Bombay on the Lake

Though we’ve eaten at Bombay on the Lake relatively often, I’m not too familiar with anything on the menu other than the chicken vindaloo, plain basmati rice and garlic naan. But that’s really all I’m familiar with at any Toronto Indian restaurant (if it’s not a buffet). The fact we’re repeat customers tells you all you really need to know. The food’s good. But you’d better like your vindaloo hot.

Unlike some places which annoyingly tone down the spice for the gora and gori crowd, Bombay on the Lake doesn’t believe in mollycoddling. I don’t like my molly coddled. Especially not in public.

The only bad experience we’ve shared at Bombay had nothing to do with the restaurant itself. It was a hot day about a month or two back, in the middle of one of this summer’s many humid heatwaves. We were too hot to cook dinner ourselves and we gambled on them having A/C. They didn’t. But they did have one of those great tower fans that, as long as they blow on you, work almost as well.

It wasn’t pointed right at us when we arrived but it had a revolving base. I positioned it so that it’s sweep reached our table as well as the others which at that time were still unoccupied.

The table beside us wasn’t unoccupied for long as a trio sat themselves there shortly after our order was taken. Their party consisted of a couple and a female friend who sat across from them and complained, vehemently, about the heat. She saw the fan and said, “Oh, here’s a fan!” and pointed it directly at herself. “That’s better. Thank god they had this,” she said, seemingly oblivious to the fact that no other people in the room, not even her friends, were going to benefit from the fan’s cooling effect.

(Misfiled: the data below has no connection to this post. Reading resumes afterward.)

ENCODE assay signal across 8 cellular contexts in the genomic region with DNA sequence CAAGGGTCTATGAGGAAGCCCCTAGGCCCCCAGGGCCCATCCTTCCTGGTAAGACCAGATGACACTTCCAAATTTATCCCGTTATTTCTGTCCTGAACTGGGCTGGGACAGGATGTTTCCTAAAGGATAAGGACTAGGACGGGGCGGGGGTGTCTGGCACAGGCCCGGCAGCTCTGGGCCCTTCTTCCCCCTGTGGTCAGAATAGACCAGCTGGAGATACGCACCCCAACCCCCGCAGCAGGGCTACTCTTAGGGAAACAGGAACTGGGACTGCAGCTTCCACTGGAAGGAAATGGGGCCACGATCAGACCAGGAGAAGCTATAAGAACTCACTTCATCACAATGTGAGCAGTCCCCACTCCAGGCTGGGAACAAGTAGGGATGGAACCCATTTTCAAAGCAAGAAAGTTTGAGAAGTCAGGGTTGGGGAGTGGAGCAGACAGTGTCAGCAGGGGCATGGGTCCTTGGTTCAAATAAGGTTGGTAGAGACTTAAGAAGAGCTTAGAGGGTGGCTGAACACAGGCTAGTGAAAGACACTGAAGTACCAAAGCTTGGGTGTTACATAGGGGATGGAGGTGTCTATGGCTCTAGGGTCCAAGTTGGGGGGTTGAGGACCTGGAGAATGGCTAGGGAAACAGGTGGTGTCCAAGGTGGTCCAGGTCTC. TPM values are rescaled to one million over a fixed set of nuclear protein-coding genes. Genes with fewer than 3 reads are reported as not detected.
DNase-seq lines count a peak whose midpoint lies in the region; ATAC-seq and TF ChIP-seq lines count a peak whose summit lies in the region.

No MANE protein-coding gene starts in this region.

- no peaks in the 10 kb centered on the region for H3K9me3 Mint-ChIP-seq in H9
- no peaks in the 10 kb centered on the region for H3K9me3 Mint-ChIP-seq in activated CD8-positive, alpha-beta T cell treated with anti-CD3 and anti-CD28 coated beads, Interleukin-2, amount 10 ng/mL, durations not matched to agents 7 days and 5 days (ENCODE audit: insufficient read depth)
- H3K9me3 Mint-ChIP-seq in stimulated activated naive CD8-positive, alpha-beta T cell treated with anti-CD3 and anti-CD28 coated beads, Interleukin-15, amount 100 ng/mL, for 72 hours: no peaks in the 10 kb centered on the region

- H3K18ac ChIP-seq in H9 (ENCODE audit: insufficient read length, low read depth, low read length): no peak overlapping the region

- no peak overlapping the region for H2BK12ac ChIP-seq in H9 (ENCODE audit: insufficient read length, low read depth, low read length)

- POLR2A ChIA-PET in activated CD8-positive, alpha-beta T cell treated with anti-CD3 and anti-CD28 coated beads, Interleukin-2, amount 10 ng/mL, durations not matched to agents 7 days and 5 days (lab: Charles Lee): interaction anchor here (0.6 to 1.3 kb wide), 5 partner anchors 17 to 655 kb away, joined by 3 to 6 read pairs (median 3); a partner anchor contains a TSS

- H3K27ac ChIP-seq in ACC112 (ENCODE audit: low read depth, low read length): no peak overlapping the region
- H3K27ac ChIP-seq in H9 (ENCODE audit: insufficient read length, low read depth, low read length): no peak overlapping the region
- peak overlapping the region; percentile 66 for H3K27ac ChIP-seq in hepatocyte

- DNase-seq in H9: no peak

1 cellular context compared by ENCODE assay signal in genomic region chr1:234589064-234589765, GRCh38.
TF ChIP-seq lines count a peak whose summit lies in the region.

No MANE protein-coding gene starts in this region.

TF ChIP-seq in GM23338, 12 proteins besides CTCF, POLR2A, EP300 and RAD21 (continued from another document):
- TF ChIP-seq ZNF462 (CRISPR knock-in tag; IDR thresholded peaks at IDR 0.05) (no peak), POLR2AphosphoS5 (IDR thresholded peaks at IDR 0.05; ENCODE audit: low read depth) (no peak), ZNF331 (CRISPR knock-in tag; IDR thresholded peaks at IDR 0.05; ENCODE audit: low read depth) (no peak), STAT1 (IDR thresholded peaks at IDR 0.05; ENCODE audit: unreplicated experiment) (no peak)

Looking up from her menu, the woman’s companion made brief, wary eye contact with me then, with an embarrassed manner, angled the menu to hide herself from my view. I was about to say something to the fan-stealing woman, but I decided against it at the last moment. She was roughly the size and shape of a large manatee.

I wasn’t sure if manatees are as vicious as hippopotami are reported to be, but I didn’t want to risk it. She looked a little like a hippopotamus as well, but less muscular and more flabby. And with the demeanor of a one-eyed, arthritic alleycat.

When I got home, Google informed me manatees are not especially dangerous. I should have spoken to the woman about her theft of the fan. The meal would then have been another perfectly delightful Bombay on the Lake experience. Or she might have bitten my head clean off.

Either way, it was still an excellent vindaloo.

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